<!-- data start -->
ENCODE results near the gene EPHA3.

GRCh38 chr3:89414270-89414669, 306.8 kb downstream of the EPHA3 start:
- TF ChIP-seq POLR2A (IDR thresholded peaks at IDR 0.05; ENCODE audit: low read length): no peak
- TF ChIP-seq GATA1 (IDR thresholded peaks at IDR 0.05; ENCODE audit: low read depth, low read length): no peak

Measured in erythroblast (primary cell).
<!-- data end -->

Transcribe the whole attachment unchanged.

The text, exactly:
ENCODE results near the gene EPHA3.

GRCh38 chr3:89414270-89414669, 306.8 kb downstream of the EPHA3 start:
- TF ChIP-seq POLR2A (IDR thresholded peaks at IDR 0.05; ENCODE audit: low read length): no peak
- TF ChIP-seq GATA1 (IDR thresholded peaks at IDR 0.05; ENCODE audit: low read depth, low read length): no peak

Measured in erythroblast (primary cell).